In 1933 Mr G. A. Booth was elected to the Timaru South School committee. George and Lula had two sons – Clarence Albert Booth born on 27 June 1922 at “Whare Nana”, Bidwill Street, and Norman Edwin Booth born on 24 December 1924 at “Whare Nana”. He served as honorary secretary for the South Canterbury School Committees’ Association.

“Out of thirty-nine applicants Mr. George Albert Booth, A.R.San.I, who for the past nine years has been in the employ of the Timaru Borough, Council, was appointed last evening to fill the vacancy caused by the retirement of Mr. W. B. Gough from the position of sanitary and borough inspector to the Petone Borough Council. Though Mr. Gough does not retire until February, Mr. Booth will commence his duties in December.” [Evening Post. 30 October 1934.] “The staff of the Timaru Borough Council met on Saturday morning to say farewell to Mr G. A. Booth, who for the last nine years has been sanitary inspector at Timaru and who leaves on Friday to take up a similar appointment with the Petone Borough Council. In presenting Mr Booth with a suitably inscribed fountain pen and pencil on behalf of the staff, the Town Clerk (Mr E. A. Killick), referred to the good feeling that had always existed between Mr Booth and other members of the staff, and congratulated the departing officer on his promotion. The Borough Engineer (Mr T. O. Fox) also spoke as to Mr Booth’s many good qualities and wished him every success in his new appointment. Mr Booth made suitable acknowledgment of the gifts and thanked the staff for the kind expressions that had accompanied them. Mr Booth was also met by representatives of the South African War Veterans’ Associations and was presented with a cigarette lighter in appreciation of his services in a musical capacity at the Association’s annual re-unions for some years.” [Timaru Herald. 3 December 1934.]

“The valuable services given to the Timaru Orchestral Society by Mr G. A. Booth — who leaves to-day to take up an appointment at Petone — as a playing member since the inception of the orchestra nine years ago and as a member of the committee for two years, were recognised by members at a gathering last evening when the president (Mr G. H. Andrews), on behalf of members, presented Mr Booth with a silver wristlet watch. Mr Andrews said that Mr Booth, had been one of the most versatile musicians in Timaru, and in addition to his valuable work for the orchestra his talents had always been available for charitable concerts and entertainments. The orchestra could ill afford to lose such an enthusiastic member. He wished Mr and Mrs Booth every success at Petone. The conductor (Mr W. H. Osborne) described Mr Booth as a valued member of the community, who had done a vast amount of good work, especially in musical circles. He had played the oboe with marked success in the orchestra. Similar tributes were paid by Messrs H. S. Moore, A. J. Allport and A. G. Williamson, the secretary (Mr P. W Rule) reading a letter of appreciation which he had been directed to hand to Mr Booth from the committee. In acknowledging the gift Mr Booth assured the gathering that anything he had done for the orchestra was through his love for music. His association with the orchestra had been most happy, and Mrs Booth and he would greatly regret their departure from the town.” [Timaru Herald. 7 December 1934.]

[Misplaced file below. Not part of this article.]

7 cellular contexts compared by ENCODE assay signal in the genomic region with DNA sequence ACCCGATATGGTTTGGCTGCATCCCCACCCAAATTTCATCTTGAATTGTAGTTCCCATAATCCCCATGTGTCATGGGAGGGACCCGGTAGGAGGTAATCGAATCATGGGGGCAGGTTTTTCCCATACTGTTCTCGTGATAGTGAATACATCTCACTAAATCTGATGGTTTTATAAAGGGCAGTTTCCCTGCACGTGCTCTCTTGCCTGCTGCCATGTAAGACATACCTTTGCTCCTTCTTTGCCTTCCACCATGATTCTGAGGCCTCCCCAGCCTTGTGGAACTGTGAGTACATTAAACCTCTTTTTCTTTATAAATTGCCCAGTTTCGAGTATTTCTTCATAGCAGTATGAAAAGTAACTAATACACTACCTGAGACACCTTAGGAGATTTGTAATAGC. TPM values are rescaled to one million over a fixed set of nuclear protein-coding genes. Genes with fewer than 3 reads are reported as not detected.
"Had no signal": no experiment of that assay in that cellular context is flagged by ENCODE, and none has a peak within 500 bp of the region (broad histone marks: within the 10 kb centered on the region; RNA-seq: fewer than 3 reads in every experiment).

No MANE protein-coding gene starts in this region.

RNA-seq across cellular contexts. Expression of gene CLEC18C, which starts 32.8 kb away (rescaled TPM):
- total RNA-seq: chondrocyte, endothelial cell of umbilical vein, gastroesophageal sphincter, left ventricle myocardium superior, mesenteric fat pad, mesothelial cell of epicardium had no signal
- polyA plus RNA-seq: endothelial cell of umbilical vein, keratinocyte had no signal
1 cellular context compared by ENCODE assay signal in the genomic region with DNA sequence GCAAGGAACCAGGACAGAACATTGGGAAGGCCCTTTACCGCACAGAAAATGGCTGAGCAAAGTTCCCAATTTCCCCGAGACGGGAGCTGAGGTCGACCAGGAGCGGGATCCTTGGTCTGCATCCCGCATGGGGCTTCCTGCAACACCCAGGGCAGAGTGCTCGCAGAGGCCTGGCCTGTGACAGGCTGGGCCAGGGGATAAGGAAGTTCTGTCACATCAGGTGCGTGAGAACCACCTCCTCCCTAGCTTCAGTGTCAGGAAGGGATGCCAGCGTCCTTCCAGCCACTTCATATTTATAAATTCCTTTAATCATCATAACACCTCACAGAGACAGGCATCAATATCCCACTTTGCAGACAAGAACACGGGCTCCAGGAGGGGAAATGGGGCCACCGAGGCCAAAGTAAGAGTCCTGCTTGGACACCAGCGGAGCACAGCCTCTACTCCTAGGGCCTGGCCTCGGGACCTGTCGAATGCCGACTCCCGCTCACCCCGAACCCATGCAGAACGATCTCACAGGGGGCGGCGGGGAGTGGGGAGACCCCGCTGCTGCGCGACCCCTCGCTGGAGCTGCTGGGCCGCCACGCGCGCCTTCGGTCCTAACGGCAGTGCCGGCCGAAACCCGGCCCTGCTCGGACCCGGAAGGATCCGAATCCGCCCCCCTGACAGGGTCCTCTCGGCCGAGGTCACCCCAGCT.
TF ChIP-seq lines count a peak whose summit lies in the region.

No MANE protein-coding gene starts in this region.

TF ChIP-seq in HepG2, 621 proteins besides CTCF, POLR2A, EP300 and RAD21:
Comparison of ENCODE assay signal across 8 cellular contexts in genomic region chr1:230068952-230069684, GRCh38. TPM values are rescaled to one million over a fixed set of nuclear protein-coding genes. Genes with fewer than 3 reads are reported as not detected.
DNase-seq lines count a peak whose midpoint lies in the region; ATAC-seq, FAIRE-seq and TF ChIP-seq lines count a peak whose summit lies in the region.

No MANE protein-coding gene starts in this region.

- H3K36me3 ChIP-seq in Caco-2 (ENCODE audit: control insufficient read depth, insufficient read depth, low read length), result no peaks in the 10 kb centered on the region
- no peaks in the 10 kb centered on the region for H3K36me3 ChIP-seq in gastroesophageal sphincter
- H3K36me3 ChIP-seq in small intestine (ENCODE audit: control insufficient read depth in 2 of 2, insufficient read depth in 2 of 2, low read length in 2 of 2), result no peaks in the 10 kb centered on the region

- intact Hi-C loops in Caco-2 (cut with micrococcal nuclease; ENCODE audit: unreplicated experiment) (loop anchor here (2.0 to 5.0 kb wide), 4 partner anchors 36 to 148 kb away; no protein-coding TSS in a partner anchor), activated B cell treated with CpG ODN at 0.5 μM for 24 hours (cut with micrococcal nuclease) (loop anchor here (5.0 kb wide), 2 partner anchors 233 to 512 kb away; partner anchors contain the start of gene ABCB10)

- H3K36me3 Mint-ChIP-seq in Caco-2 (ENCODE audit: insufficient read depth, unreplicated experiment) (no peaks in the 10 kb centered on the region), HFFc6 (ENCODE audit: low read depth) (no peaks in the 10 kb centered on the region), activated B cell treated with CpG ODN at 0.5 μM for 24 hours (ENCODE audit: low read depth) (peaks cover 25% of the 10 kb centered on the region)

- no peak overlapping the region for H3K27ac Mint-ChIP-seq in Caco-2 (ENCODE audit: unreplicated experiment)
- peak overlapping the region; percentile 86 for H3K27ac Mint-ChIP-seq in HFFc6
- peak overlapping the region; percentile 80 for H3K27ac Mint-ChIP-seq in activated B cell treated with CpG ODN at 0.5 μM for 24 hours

“Mr G. A. Booth has been selected as bandmaster of the New Zealand Air Force Band. He is a member of the staff of the Petone Borough Council and holds a Kneller Hall certificate. He began his musical career at the age of 11 in the old Oamaru Garrison Band. Later he was a member of the Timaru Regimental Band and during the war was band-sergeant of the Sling Military Band. On his return to New Zealand he was conductor of the Waimate Silver Band before establishing the Timaru Cadet Band.” [Timaru Herald. 9 August 1935.] In the mid-1950s, George became a professional musician. Even after retirement, he again recorded himself as a musician.

When Mr Albert Booth died in December 1915, three of his sons had gone to the front, one of them losing his life. Lance Corporal John Horner Booth (third son), who left for Suez in October 1914, was reported wounded at the Dardanelles in May 1915; he died of his wounds on 15 May 1915. Sergeant-Major Frederick Underwood Booth (second son), saw service in South Africa and left for Suez in October 1914. Private Reuben Charles Booth (fifth son) also left in October 1914, with the Medical Corps. April 1917 was the turn of Lance Corporal George Albert Booth (fourth son); and in June 1918 Corporal Walter Reginald Booth (youngest son, known as Reginald) left for England. Five of the six sons of Albert and Clara Booth served in World War One. All five are honoured on St Luke’s Anglican Church, Oamaru, War Memorial – John H. on one of the glazed tile panels which record the names of congregation members who lost their lives serving overseas; and Fred, George, Reuben and Reginald on the wooden tablet which lists the names of soldiers who returned.

George Albert Booth died on 7 June 1978 at Hutt Hospital, aged 88 years, and was cremated at Karori Crematorium, Wellington. Lula had died in February 1972 and was also cremated at Karori.


Auckland War Memorial Museum Cenotaph Database [09 September 2022]; NZ BDM Indexes (Department of Internal Affairs) [10 September 2022]; North Otago Times, 18 November 1908, Oamaru Mail, 18 November 1908, 11 May 1915, 19 November 1915, Timaru Herald, 24 & 28 August 1915, 25 September 1915, 8 January 1917, 7 February 1917, 21 August 1919, 23 September 1919 [x 2], 1 October 1925, 5 January 1927, 1 & 23 November 1934, 3 & 7 December 1934, 9 August 1935, Evening Post, 30 October 1934 (Papers Past) [16 August 2022; 18 September 2022]; Karori Crematorium record (Wellington City Council) [18 September 2022]; St Luke’s Church, Oamaru, War Memorial ( [18 September 2022]

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Researched and Written by

Teresa Scott, SC Genealogy Society